Visual Universitätsmedizin Mainz

Christian Behl, PhD


Professor of Pathobiochemistry

Chair and Director of the Institute of Pathobiochemistry
University Medical Center of the Johannes Gutenberg University Mainz, Germany

Vice Speaker of the CRC1177 on Selective Autophagy

Editor-in-Chief Autophagy Section, Cells


The lab of Christian Behl has a long-standing interest in neurodegenerative disease with a focus on autophagy, proteostasis and oxidative stress. The continuing goal of this research is to uncover molecular maintenance processes that allow neurons to survive long-term challenges that occur during aging and neurodegeneration. One key process enabling cells to clear aggregation-prone disease proteins that accumulate over time is BAG3-mediated selective macroautophagy, an autophagic/lysosomal degradation process that is highly regulated by several co-factors and at a post-translational level. Moreover, this pathway appears to be involved in long-term adaptation of neuronal cells to redox stress. Further, employing C. elegans as an in vivo model, the Behl group identifies novel regulators of autophagy with a focus of genes/proteins linked to neuronal disease, such as small Rab GTPases and RABGAPs.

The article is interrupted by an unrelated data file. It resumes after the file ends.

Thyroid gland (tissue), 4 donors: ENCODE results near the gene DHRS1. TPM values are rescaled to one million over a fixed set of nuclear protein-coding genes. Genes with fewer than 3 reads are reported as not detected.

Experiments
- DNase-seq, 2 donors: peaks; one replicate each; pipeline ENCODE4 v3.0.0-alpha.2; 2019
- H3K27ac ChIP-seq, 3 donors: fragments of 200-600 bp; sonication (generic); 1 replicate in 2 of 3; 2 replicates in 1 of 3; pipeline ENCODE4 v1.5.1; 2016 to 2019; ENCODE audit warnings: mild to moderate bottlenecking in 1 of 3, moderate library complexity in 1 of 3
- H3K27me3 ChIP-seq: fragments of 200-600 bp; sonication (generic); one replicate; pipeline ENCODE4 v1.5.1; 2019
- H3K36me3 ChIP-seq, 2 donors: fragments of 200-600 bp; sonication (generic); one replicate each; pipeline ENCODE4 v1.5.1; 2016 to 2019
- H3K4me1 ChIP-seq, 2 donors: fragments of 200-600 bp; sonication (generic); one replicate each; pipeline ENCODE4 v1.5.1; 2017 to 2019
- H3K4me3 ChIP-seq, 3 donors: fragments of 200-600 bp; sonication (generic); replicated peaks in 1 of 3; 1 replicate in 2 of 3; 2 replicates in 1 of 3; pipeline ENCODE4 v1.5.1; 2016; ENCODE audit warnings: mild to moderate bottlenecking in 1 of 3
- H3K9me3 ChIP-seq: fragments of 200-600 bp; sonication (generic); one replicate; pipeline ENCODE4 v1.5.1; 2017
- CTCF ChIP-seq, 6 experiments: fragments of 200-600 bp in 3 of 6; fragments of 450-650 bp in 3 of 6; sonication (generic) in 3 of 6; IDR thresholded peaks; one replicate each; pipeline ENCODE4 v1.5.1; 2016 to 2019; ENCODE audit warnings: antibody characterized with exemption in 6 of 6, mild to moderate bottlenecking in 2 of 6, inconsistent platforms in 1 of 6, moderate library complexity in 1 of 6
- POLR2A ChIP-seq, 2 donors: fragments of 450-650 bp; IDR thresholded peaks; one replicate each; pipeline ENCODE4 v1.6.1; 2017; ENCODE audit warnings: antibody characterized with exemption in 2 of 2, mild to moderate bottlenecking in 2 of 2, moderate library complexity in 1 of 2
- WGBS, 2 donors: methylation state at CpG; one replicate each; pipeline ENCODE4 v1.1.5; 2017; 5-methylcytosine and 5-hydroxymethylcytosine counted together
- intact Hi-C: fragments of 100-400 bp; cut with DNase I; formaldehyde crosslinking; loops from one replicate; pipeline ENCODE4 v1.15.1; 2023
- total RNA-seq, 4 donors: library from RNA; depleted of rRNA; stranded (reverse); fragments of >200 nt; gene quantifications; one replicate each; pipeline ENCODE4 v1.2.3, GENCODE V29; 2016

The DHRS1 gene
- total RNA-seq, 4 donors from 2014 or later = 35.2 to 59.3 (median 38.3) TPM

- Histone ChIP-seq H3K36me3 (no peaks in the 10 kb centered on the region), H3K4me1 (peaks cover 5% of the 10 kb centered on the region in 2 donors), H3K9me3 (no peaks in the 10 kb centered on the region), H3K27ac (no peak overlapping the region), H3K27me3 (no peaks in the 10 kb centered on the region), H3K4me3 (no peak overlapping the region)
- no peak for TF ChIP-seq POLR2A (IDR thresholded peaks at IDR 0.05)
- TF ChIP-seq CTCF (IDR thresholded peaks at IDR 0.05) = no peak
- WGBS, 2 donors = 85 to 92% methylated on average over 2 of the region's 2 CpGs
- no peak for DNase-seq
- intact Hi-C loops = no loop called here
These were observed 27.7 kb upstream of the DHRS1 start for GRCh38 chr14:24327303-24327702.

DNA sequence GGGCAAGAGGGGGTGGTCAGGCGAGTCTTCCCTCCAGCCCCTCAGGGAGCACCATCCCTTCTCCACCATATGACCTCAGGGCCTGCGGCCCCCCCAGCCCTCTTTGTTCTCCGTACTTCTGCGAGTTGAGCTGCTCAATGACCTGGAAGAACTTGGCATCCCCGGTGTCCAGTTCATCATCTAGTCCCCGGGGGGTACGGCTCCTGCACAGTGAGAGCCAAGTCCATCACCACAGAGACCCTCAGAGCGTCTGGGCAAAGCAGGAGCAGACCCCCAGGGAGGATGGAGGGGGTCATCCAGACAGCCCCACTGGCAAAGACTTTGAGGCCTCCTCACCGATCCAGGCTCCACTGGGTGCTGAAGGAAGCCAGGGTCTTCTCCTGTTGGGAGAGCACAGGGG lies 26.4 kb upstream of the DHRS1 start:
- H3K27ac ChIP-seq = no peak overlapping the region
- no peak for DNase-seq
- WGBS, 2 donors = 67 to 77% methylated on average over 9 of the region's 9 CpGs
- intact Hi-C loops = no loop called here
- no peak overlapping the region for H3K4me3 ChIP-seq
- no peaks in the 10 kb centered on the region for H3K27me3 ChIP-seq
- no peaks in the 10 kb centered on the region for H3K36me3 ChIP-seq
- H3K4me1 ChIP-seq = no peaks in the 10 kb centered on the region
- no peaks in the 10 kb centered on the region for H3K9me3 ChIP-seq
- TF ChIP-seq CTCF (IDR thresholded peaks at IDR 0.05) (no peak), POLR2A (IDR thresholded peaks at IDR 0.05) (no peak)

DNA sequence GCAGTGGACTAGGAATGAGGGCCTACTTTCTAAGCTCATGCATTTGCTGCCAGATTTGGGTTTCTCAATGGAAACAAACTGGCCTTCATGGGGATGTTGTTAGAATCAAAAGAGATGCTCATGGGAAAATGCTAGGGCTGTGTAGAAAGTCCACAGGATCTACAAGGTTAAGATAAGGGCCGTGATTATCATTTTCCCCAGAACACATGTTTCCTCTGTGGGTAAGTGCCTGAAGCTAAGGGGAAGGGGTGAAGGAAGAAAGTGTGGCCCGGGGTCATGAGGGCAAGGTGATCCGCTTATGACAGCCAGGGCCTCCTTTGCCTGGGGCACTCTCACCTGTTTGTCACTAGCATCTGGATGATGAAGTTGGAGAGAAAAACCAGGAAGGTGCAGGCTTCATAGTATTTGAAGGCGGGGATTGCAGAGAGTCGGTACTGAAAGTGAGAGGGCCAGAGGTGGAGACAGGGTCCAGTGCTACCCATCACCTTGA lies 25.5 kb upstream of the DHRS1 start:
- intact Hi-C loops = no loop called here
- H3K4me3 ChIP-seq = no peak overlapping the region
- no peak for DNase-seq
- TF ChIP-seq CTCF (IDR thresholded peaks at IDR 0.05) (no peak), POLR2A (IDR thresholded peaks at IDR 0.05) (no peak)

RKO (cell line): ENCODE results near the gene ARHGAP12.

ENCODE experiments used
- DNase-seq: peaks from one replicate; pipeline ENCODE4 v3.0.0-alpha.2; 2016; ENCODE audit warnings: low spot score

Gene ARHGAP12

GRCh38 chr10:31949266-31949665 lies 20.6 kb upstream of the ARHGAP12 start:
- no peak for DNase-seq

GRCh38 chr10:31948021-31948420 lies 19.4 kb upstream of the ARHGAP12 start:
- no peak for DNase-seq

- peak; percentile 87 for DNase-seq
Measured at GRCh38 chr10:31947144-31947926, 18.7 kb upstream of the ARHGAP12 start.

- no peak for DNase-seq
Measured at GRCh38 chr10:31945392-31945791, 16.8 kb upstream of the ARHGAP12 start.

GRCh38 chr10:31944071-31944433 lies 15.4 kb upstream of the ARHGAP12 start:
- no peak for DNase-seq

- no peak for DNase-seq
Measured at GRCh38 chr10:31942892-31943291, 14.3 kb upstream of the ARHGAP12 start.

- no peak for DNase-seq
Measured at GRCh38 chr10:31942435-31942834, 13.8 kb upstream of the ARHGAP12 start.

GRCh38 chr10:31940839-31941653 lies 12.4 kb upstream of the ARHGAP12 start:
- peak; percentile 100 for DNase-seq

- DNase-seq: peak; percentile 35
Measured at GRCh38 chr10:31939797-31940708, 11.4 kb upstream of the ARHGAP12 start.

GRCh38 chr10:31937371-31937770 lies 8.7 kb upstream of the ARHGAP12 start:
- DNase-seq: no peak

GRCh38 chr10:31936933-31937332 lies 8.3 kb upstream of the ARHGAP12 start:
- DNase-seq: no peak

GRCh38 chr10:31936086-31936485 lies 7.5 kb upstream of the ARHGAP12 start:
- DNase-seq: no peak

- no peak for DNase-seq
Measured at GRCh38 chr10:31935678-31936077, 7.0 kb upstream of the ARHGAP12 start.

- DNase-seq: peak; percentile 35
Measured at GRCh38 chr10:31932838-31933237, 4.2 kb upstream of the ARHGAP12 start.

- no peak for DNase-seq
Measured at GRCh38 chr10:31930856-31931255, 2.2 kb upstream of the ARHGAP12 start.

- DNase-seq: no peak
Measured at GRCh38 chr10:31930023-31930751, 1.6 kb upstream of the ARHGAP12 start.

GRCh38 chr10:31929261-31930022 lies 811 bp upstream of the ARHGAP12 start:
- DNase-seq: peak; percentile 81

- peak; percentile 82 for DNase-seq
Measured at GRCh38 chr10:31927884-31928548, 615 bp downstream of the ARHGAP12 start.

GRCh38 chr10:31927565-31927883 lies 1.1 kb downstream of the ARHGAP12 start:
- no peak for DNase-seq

Research Group Behl

Selected workshop-related publications

Enhanced autophagic-lysosomal activity and increased BAG3-mediated selective macroautophagy as adaptive response of neuronal cells to chronic oxidative stress.
Redox Biology 24:101181. doi: 10.1016/j.redox.2019.101181 Chakraborty D, Felzen V, Hiebel C, Stürner E, Perumal N, Manicam C, Grus F, Wolfrum U, Behl C (2019).

Sigma-1 receptor activation induces autophagy and increases proteostasis capacity in vitro and in vivo.
Cells 8(3). pii: E211. Christ M, Huesmann H, Nagel H, Kern A, Behl C (2019).

RAB3GAP1 and RAB3GAP2 modulate basal and rapamycin-induced autophagy.
Autophagy 10:2297-309. Spang N, Feldmann A, Huesmann H, Bekbulat F, Schmitt V, Hiebel C, Koziollek-Drechsler I, Clement AM, Moosmann B, Jung J, Behrends C, Dikic I, Kern A, Behl C (2017).

BAG3 mediates chaperone-based aggresome-targeting and selective autophagy of misfolded proteins.
EMBO Reports 12(2):149-56. Gamerdinger M, Kaya AM, Wolfrum U, Clement AM, Behl C (2011).

Protein quality control during aging involves recruitment of the macroautophagy pathway by BAG3.
EMBO Journal 28, 889-901. Gamerdinger M, Hajieva P, Kaya AM, Wolfrum U, Hartl U, Behl C (2008).



Selected Reviews

Amyloid in Alzheimer's Disease: Guilty Beyond Reasonable Doubt?
Trends Pharmacol Sci. 38(10):849-851. Behl C (2017).

Breaking BAG: The Co-Chaperone BAG3 in Health and Disease.
Trends Pharmacol Sci. 37:672-88. Behl C (2016).